In my previous post I explained how free music services such as Spotify were making premium rental services such as Rhapsody and Napster increasingly irrelevant. Why pay 9.99 for unlimited on demand streaming music when you can get it for free? It seems that Warner Music’s chief executive Edgar Bronfman Jr has had enough, stating that "Free streaming services are clearly not net positive for the industry” and adding that WMG will no longer license to such services.
Such a stance is both understandable and shortsighted.
Services like Spotify and YouTube are crucial tools in helping the music industry transition from the 20th century distribution business of selling units, to the 21st century paradigm of monetizing consumption. On-demand, access based services will be the foundation stone of the 21st century music business. Added to that, the majority of consumers simply have no appetite for paying for digital music, certainly not on a subscription basis. Free and subsidized services are quite simply part of the future.
But, and it’s a big ‘but’, these services and their associated business models still pose many as yet unanswered questions.
Real Networks yesterday announced that they intend to spin-off music subscription service Rhapsody as a stand alone business. Rhapsody has long been held up as the best of breed music service, but in the age of Spotify and Comes With Music it and other premium rentals have increasingly struggled to maintain relevancy. Spotify and Comes With Music each may have fundamental business issues and are very different offerings, but they both provide unlimited music free at point of consumption. Once you have that proposition in the marketplace selling 9.99 rented streams looses its shine, however good the discovery and usability may be.
This time two years ago Rhapsody, Napster and Yahoo had about 1.8 million paying subscribers between them. Since then Yahoo got out of the game (passing its subs onto Rhapsody), Napster got sold and the total count is now around 1.3 million. So just as the music industry is meant to be booming online, its premium tier sheds over a quarter of its value across its heavyweight proponents.
The simple fact is that charging 9.99 or more a month for music that often only sits on your PC is not a mass market value proposition. It’s great for aficionados but mass market consumers aren’t used to buying music that way.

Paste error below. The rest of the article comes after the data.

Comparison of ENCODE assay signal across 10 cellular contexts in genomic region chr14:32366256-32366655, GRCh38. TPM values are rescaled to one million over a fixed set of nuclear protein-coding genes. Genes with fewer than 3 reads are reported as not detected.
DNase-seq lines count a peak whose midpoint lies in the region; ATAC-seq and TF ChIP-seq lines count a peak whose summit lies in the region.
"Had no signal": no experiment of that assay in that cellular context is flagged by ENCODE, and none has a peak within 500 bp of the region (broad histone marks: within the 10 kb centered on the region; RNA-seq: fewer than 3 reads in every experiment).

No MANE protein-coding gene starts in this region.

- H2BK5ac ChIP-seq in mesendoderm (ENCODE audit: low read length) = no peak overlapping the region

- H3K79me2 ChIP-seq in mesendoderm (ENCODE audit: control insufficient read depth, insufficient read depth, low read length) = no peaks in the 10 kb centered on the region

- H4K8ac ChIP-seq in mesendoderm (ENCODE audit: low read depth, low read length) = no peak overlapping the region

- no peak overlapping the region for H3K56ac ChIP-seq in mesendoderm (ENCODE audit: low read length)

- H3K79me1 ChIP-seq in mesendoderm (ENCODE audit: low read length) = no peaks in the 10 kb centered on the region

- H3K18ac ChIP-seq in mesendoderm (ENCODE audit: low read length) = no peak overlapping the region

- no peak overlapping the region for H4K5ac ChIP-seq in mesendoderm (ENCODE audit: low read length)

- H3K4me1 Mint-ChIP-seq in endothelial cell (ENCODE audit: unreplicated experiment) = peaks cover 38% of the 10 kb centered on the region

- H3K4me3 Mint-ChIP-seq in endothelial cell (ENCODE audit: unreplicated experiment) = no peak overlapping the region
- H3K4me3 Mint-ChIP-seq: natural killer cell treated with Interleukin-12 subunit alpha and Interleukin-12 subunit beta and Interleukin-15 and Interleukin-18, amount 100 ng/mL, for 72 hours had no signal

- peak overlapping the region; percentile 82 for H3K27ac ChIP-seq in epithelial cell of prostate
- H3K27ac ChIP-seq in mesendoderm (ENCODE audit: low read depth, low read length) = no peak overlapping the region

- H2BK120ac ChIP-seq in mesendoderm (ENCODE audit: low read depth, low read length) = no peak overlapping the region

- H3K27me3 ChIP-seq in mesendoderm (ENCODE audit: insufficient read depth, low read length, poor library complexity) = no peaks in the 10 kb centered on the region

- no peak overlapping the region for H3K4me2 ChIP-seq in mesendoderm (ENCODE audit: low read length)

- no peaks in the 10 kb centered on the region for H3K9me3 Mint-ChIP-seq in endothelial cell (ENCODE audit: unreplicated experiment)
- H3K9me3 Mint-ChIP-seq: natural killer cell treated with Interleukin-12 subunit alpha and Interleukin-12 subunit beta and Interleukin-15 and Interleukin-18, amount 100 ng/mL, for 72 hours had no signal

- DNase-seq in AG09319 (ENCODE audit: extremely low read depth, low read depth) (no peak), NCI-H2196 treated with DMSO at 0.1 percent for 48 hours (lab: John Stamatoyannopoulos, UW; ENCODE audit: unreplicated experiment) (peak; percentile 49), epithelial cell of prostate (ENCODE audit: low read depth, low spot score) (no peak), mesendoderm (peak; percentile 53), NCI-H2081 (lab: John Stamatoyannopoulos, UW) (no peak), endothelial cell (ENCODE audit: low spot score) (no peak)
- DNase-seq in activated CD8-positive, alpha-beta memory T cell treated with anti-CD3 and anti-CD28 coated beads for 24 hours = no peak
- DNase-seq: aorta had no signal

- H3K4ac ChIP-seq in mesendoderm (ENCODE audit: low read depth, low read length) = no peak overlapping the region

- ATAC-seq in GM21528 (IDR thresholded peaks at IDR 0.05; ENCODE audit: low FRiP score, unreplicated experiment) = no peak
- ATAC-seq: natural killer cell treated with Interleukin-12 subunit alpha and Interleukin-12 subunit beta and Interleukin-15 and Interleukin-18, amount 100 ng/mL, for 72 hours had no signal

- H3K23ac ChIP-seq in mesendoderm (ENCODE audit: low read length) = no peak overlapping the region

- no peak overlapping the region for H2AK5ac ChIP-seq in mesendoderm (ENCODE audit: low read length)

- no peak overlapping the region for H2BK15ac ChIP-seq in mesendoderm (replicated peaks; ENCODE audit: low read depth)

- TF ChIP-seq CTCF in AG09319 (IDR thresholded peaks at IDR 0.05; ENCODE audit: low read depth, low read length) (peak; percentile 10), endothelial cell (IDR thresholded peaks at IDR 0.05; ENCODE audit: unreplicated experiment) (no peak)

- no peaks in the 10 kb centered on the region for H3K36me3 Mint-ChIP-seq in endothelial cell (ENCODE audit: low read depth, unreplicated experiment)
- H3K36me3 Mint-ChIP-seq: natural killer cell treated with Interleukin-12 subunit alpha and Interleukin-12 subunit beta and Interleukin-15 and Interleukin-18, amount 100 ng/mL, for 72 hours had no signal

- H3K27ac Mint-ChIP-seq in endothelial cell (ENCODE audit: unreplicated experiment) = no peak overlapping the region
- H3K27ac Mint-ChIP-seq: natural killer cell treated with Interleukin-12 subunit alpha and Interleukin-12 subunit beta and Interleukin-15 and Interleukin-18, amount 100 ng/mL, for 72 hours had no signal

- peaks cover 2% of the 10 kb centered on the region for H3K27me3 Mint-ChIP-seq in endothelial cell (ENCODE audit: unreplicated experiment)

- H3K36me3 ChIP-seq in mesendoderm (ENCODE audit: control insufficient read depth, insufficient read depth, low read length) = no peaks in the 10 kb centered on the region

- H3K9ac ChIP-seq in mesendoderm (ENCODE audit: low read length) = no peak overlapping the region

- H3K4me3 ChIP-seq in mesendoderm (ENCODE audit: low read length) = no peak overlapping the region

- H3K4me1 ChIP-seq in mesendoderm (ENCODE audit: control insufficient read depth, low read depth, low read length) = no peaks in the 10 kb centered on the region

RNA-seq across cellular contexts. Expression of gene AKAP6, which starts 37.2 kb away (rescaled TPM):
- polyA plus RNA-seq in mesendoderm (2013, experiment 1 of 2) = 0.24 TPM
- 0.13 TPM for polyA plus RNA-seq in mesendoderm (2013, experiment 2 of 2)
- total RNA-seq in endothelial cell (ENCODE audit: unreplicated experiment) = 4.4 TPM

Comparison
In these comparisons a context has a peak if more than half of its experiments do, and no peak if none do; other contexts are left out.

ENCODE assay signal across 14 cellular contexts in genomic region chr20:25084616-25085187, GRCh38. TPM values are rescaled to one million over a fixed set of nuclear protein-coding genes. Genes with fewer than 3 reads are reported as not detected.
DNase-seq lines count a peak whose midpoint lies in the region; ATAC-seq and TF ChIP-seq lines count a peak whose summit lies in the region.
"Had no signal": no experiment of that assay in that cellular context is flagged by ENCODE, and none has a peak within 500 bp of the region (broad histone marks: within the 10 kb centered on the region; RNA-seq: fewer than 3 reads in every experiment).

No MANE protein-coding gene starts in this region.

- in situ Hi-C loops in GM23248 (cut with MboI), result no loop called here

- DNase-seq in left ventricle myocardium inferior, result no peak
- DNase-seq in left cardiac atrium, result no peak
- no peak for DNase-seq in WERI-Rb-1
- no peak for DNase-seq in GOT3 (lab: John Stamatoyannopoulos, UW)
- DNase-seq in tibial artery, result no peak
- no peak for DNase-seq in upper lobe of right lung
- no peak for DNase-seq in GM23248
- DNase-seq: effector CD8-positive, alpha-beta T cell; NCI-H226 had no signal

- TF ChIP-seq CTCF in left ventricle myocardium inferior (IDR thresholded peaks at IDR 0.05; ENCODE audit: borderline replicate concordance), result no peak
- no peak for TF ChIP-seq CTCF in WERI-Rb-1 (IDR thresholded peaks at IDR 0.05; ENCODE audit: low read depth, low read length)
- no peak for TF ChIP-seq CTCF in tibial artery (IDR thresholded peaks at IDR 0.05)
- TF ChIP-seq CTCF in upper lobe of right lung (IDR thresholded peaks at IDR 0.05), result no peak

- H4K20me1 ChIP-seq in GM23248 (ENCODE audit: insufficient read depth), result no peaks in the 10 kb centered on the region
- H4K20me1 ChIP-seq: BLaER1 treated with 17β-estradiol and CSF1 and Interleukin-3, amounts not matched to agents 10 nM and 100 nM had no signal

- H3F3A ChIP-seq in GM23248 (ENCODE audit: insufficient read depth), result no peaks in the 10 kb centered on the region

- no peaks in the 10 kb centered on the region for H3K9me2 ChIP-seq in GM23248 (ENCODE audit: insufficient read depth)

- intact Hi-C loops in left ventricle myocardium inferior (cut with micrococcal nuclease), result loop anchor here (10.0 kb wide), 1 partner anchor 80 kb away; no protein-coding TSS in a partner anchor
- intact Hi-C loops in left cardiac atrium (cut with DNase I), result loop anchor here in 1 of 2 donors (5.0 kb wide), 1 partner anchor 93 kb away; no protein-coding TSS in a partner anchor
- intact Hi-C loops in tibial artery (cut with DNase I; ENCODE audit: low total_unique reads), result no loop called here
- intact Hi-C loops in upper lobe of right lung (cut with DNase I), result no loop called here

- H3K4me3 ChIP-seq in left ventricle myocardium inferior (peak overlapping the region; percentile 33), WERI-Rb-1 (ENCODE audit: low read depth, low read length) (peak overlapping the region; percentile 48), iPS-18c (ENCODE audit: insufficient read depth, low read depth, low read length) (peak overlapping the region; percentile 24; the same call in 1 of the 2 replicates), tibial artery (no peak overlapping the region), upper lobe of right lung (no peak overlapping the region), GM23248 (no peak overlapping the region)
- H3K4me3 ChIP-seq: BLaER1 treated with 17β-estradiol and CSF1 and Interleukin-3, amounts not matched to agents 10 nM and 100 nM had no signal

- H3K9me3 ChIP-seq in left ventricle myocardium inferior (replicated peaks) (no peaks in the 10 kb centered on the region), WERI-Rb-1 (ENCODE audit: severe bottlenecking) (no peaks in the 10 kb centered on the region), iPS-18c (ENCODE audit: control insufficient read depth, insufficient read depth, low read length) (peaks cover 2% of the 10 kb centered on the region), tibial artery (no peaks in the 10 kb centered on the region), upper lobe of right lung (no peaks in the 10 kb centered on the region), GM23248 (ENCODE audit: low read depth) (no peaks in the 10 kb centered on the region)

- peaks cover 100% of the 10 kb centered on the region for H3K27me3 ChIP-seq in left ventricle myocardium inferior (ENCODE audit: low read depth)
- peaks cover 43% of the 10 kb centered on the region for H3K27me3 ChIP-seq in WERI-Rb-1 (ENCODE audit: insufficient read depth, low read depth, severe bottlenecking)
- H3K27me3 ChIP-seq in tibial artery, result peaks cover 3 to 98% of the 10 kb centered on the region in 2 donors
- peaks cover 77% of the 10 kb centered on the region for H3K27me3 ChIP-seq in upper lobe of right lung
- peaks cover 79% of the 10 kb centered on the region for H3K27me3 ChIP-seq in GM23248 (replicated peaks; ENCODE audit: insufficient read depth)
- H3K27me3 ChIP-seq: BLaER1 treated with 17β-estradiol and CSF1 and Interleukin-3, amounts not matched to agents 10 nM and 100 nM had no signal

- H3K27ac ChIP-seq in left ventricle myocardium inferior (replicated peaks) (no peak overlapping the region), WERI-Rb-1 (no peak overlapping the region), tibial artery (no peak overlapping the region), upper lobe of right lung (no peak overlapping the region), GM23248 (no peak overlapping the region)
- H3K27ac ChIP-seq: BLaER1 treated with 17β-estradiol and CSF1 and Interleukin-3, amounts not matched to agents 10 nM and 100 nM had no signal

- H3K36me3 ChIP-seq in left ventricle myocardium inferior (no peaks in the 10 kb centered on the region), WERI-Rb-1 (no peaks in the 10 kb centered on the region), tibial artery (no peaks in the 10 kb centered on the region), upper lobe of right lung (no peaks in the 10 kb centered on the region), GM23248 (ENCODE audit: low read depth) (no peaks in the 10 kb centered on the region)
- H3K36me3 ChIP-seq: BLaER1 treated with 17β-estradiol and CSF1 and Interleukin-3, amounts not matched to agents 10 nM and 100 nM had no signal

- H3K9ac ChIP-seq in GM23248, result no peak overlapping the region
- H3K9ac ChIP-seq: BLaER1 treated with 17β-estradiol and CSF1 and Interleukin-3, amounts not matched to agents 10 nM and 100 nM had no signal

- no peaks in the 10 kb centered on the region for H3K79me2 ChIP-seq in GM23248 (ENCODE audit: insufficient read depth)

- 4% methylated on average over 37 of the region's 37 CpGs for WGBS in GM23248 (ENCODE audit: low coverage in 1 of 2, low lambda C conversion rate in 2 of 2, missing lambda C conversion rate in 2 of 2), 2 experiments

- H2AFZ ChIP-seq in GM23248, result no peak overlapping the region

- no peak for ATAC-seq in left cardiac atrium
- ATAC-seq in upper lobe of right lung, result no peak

So is this the end for subscriptions? No, not at all, in fact they’re doing better than ever, it’s just the old guard that is struggling to keep pace. A new generation of subscription services are being built that place portability at their core and that often hide some or all of the end-cost to consumers.
Let’s take a quick look at the numbers, here are total paid subscribers by territory (all numbers are approximate):
I have a favour to ask of you: I have the germ of an idea which I am developing for a forthcoming report and I want try it on you. So please let me know your thoughts.
Apart from the persistent pressure of free, two of the recurring trends that look set to shape the future of digital music are:
First a few thoughts on the cloud….
The cloud is of course is already with us, but largely as a collection of disparate connected music experiences (e.g. Pandora, Spotify, Comes With Music) rather than as something more all-encompassing. I’m skeptical of the truly ubiquitous experience happening anytime soon. Indeed, the practical limitations on ubiquitous connectivity mean that connectivity will in fact fall short of ubiquity for some time (more on that from my colleague Ian Fogg later this year). But it is clear that over the next few years more of the dots will be joined. And sometimes the dots will be joined by innovative workarounds, such as Spotify’s ‘offline’ streaming solution.